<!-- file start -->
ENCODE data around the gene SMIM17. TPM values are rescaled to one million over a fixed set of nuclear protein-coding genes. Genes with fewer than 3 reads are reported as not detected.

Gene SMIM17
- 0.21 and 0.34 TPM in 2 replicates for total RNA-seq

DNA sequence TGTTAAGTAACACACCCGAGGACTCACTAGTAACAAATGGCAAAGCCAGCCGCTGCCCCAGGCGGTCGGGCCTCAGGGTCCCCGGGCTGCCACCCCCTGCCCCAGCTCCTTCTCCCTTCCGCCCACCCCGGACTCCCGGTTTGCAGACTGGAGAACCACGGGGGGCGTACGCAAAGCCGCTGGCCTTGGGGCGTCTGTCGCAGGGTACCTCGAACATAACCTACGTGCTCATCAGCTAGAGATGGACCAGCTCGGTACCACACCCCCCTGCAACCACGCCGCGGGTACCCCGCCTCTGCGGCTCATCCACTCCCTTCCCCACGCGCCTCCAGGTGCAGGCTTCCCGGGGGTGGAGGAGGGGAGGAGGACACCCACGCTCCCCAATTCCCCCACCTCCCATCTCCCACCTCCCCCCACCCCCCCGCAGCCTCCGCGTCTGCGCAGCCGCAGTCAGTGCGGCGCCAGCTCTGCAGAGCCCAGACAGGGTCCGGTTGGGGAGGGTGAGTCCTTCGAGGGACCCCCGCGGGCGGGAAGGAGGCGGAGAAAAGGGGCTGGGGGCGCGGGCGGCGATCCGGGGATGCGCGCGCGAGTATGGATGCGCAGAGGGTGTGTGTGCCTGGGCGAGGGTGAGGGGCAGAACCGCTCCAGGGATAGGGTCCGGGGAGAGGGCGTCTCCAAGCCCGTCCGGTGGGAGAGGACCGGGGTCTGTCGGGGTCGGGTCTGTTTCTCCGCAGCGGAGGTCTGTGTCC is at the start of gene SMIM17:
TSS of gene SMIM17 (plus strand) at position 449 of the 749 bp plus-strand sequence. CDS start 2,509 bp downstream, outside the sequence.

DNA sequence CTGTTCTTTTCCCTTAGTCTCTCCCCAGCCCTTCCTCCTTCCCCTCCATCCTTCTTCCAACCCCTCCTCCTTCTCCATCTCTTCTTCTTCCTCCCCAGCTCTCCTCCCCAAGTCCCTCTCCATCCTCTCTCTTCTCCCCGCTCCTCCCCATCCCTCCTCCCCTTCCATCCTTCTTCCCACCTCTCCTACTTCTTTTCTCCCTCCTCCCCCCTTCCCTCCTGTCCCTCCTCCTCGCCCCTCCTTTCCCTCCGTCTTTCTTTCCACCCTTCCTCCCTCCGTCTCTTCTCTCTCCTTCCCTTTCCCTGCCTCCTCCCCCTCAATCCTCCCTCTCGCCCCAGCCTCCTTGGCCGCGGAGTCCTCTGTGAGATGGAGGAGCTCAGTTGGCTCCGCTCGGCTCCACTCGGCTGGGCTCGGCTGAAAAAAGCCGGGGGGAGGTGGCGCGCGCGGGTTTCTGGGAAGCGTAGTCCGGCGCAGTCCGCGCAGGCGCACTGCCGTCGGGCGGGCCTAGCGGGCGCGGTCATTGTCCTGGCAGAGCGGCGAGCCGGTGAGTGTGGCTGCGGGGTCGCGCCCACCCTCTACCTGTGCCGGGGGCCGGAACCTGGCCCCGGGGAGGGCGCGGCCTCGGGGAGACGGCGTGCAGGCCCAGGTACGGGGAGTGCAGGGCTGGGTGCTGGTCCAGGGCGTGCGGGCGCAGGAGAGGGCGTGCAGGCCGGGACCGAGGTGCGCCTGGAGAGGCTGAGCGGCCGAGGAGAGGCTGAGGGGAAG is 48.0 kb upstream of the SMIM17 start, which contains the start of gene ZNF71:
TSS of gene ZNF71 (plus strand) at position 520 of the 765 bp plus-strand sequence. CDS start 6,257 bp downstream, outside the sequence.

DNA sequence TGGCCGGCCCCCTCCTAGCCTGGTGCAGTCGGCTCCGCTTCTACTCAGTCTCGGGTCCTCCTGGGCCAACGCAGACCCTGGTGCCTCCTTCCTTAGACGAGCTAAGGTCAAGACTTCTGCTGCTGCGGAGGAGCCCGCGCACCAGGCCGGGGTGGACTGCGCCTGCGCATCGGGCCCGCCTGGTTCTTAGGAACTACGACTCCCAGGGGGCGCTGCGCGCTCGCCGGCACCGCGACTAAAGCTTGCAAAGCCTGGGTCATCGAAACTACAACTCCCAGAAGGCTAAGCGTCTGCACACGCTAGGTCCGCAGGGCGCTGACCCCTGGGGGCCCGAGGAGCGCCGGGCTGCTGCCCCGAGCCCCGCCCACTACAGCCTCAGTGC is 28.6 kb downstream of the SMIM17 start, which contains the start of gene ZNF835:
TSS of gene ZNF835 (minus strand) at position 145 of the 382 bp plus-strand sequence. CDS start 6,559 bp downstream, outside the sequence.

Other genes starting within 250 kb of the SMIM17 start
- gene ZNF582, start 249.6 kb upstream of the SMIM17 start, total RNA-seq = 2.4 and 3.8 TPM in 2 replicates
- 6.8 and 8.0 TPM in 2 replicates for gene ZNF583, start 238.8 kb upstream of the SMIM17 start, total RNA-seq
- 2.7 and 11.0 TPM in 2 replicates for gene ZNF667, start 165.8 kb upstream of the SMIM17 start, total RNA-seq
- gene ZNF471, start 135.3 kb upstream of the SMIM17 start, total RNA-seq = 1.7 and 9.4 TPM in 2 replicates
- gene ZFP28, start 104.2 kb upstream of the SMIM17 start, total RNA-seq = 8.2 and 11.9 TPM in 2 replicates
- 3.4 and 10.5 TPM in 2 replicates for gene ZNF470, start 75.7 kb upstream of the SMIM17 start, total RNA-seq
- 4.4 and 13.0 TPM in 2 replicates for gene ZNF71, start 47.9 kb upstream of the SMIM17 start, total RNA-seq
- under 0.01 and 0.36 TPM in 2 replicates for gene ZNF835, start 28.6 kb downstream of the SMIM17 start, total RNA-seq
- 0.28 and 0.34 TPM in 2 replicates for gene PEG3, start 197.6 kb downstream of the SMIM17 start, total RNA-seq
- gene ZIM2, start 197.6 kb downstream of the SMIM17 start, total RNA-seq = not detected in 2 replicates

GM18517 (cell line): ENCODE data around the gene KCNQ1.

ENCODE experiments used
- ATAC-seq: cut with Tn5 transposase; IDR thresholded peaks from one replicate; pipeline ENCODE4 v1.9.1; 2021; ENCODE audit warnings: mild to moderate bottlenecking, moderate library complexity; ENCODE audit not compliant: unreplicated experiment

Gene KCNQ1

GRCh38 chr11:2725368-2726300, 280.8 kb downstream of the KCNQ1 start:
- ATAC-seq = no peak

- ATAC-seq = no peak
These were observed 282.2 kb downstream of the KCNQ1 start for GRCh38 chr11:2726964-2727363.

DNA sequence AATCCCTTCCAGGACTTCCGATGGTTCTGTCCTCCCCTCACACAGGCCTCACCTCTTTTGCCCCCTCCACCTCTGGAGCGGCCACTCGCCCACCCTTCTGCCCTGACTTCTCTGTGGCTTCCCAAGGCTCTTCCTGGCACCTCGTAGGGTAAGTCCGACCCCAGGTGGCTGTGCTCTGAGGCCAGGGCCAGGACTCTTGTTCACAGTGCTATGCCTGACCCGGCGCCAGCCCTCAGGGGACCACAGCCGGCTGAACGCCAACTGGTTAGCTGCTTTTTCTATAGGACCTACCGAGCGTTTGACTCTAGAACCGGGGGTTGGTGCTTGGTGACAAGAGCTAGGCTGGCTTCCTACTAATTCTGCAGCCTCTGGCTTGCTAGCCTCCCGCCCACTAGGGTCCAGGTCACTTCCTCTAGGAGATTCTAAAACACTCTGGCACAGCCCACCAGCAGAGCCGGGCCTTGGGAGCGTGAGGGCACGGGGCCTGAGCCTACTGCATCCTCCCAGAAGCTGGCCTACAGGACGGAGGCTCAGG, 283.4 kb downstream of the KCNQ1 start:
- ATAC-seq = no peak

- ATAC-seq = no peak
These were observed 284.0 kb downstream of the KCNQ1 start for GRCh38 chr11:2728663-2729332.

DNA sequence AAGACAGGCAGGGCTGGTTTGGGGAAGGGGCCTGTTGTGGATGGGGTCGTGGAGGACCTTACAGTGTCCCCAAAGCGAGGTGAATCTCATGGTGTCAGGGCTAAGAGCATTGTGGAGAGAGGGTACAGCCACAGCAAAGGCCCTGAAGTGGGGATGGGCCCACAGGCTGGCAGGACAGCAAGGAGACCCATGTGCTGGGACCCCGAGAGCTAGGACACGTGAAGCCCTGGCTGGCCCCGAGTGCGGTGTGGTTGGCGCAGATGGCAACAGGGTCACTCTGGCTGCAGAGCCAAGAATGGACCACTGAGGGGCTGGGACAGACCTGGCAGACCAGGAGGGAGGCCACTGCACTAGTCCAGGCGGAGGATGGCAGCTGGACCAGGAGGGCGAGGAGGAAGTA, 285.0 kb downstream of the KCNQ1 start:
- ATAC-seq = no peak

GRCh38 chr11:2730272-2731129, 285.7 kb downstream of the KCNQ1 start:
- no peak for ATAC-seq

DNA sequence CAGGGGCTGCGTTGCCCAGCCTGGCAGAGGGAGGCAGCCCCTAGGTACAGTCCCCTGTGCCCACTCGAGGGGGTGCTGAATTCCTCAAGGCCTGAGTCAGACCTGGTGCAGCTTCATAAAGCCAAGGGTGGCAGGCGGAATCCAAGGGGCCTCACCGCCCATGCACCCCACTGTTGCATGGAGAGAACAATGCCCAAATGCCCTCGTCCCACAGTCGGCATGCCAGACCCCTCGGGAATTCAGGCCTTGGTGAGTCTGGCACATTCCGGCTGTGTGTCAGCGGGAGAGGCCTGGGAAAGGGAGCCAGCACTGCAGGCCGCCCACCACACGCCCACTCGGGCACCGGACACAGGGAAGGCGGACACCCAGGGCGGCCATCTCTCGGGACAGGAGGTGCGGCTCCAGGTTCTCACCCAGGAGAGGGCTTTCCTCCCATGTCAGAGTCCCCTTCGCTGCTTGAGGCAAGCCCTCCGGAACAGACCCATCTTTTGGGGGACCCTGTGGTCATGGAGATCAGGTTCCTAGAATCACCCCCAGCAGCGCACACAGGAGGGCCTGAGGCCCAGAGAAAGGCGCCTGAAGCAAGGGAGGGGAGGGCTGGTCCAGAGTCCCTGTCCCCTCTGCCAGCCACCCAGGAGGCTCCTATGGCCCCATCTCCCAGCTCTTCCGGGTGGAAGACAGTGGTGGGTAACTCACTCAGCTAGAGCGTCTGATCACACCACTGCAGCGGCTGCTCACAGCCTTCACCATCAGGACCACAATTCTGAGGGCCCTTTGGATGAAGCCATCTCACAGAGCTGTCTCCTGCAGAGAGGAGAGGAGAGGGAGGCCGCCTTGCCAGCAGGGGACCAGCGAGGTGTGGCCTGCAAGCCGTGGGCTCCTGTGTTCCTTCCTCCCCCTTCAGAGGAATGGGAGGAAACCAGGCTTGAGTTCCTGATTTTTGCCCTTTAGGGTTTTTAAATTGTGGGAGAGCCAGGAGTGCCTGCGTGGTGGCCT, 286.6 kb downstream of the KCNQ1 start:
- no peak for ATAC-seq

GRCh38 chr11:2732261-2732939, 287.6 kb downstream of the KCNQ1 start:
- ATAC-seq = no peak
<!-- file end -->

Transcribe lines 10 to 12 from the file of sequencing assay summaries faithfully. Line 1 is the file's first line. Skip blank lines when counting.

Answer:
Other genes starting within 250 kb of the SMIM17 start
- gene ZNF582, start 249.6 kb upstream of the SMIM17 start, total RNA-seq = 2.4 and 3.8 TPM in 2 replicates
- 6.8 and 8.0 TPM in 2 replicates for gene ZNF583, start 238.8 kb upstream of the SMIM17 start, total RNA-seq